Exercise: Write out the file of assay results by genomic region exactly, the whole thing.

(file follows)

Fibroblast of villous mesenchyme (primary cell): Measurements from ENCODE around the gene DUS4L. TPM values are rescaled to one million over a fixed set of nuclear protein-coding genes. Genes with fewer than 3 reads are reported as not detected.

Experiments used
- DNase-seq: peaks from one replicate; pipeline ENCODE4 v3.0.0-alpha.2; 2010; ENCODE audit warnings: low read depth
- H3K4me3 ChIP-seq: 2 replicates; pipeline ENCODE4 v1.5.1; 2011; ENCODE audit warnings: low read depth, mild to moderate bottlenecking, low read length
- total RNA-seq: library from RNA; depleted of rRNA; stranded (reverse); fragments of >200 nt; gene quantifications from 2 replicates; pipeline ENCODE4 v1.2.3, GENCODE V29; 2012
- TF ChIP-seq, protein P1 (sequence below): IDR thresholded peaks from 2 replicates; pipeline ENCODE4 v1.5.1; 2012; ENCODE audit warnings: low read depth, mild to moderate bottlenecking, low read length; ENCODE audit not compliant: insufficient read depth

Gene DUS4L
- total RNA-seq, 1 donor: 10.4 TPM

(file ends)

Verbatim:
Fibroblast of villous mesenchyme (primary cell): Measurements from ENCODE around the gene DUS4L. TPM values are rescaled to one million over a fixed set of nuclear protein-coding genes. Genes with fewer than 3 reads are reported as not detected.

Experiments used
- DNase-seq: peaks from one replicate; pipeline ENCODE4 v3.0.0-alpha.2; 2010; ENCODE audit warnings: low read depth
- H3K4me3 ChIP-seq: 2 replicates; pipeline ENCODE4 v1.5.1; 2011; ENCODE audit warnings: low read depth, mild to moderate bottlenecking, low read length
- total RNA-seq: library from RNA; depleted of rRNA; stranded (reverse); fragments of >200 nt; gene quantifications from 2 replicates; pipeline ENCODE4 v1.2.3, GENCODE V29; 2012
- TF ChIP-seq, protein P1 (sequence below): IDR thresholded peaks from 2 replicates; pipeline ENCODE4 v1.5.1; 2012; ENCODE audit warnings: low read depth, mild to moderate bottlenecking, low read length; ENCODE audit not compliant: insufficient read depth

Gene DUS4L
- total RNA-seq, 1 donor: 10.4 TPM